NewsLocal NewsYour Voice


’It’s almost like a time machine’: Library acquires 3rd version of Galileo’s 414-year-old book

Linda Hall Library is the only place in the world with all three original versions of the publication
Posted: 2:14 PM, Jul 05, 2024
Updated: 2024-07-08 08:36:05-04
galileo book.JPG

KANSAS CITY, Mo. — Jason Dean’s enthusiasm about books is infectious. That passion makes him the perfect person to oversee rare books at the Linda Hall Library in Kansas City, Missouri.

Dean gave KSHB 41 News an exclusive look at one of the library’s newest acquisitions: Sidereus Nuncius, a 414-year-old book written by Italian scientist and astronomer Galileo Galilei.

VOICE FOR EVERYONE | Share your voice with KSHB 41’s Charlie Keegan

Dean said publishers essentially printed three versions of the book 400 years ago. One in Venice on fine paper, another in Venice on ordinary paper and a third in Frankfurt.

Roughly 90 of the estimated 550 books from Venice exist today. Only 15 copies of the Frankfurt edition exist today, according to Dean.

The Linda Hall Library already had copies of the Frankfurt edition and the fine paper edition from Venice. Last year, it acquired an ordinary paper Venice edition. The library is now the only place in the world with all three original versions of the publication

“While this is the same word on the page here, each of them tell us something different about Galileo’s intentions and tell us something different about the world Galileo lived in,” Dean said.

jason dean1.png
Jason Dean is the Vice President of Special Collections and Public Services at the Linda B. Hall Library in Kansas City, Mo.

This is where Dean turns into a bit of a detective using the book to go back in time. The library knows Galileo sent the fine paper copy from Venice to a monk who helped him name the publication - which translates from Latin to “starry messenger.”

Dean found handwritten notes on the margins of both Venice editions. Dean believes Galileo himself wrote those corrections.

“To touch something Galileo himself touched, yeah, it’s pretty good,” Dean admitted. “It’s actually I think really thrilling and kind of gives I think an indication of why people love old and rare books so much because it’s almost like a time machine. It puts you in contact with a past generation.”

Sidereus Nuncius was important to past generations because it was the first time anyone published that the moon was a sphere instead of a flat plate in the sky. The book also gave credence to the use of instruments in science. Galileo relied on a telescope for many of the observations printed in the book. Plus, Dean said Galileo wrote the book so everyone could understand it.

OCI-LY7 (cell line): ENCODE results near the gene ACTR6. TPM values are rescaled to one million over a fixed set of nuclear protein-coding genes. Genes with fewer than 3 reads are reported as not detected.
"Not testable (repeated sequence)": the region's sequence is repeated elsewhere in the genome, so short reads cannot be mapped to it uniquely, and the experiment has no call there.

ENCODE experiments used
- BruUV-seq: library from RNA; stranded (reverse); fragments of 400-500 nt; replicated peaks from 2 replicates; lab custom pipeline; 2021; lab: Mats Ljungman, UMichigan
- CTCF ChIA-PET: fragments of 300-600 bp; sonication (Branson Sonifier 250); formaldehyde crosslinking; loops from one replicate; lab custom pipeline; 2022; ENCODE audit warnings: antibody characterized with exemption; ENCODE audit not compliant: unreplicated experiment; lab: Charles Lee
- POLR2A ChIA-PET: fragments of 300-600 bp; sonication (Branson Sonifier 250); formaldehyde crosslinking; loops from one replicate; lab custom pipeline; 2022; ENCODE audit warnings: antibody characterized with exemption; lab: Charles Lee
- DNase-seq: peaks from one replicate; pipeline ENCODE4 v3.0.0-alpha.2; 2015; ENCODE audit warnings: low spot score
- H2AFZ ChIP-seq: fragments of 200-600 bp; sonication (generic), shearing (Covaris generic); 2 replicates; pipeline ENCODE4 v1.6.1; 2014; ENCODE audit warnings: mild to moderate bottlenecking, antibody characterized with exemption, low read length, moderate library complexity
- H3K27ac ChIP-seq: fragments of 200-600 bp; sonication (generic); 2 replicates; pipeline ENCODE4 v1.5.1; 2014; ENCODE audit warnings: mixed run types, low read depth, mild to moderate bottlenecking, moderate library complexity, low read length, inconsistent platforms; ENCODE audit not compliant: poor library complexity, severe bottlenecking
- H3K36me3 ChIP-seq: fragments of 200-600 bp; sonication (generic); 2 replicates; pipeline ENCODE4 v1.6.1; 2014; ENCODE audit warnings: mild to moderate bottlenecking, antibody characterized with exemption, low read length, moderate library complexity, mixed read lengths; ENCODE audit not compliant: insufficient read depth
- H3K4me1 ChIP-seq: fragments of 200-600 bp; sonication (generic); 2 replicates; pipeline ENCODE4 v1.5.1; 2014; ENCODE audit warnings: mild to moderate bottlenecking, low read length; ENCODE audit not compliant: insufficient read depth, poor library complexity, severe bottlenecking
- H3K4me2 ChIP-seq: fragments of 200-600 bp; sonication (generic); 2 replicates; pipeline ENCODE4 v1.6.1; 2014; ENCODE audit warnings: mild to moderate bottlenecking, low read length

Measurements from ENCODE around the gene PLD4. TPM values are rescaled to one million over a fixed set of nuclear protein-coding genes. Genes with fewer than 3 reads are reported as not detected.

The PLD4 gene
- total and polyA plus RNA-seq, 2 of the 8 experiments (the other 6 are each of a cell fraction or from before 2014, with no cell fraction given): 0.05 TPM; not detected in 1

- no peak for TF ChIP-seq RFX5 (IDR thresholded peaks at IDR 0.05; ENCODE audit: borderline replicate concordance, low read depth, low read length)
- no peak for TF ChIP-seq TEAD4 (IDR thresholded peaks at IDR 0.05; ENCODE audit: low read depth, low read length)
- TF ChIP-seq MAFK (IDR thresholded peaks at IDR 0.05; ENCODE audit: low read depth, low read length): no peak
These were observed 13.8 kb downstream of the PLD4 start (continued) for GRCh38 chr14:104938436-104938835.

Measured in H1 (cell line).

“He worked very hard - in this book in particular - to make the narrative very accessible. So we have a translation which is super easy to read. It’s actually kind of fun. He’s a fun writer,” Dean said.

Accessibility is part of the Linda Hall Library’s mission. The independent science research library will display the ordinary paper Venice edition during a rare books exhibit beginning July 25. Anyone can visit the exhibit - which will include books from as long ago as the 1400s - during weekdays from 10 a.m. to 5 p.m.

The Linda Hall Library is located at 5109 Cherry St. in Kansas City, Missouri.

jason dean2.png
Jason Dean (right) gives KSHB 41 News Reporter Charlie Keegan an exclusive look at the Linda B. Hall Library's newly acquired original copy of Galileo's Sidereus Nuncius which was first published in 1610.

The library makes its rare books available for check out. To view and hold the original, someone needs a legitimate research purpose. Patrons aren’t allowed to take the books home, instead they schedule an appointment to review the books at the library.

The library also scanned all three publications of Sidereus Nuncius and made them available to view on the internet. Dean likes to imagine what Galileo would think of his work living on the World Wide Web.

“I think Galileo would be a fan of the Linda Hall Library. We love Galileo,” Dean said. “I think one of the things he’s really concerned about is making sure his work gets out in front of the maximum number of people. We are just amplifying that by what we do here.”

As for the price of a 414-year-old book, Dean said the library paid a price to purchase the book, but argues it’s now invaluable because the library will keep it forever so the book will not enter the market where it could get a price.

Editor's note: an earlier version of this article incorrectly called the library the Linda B. Hall Library.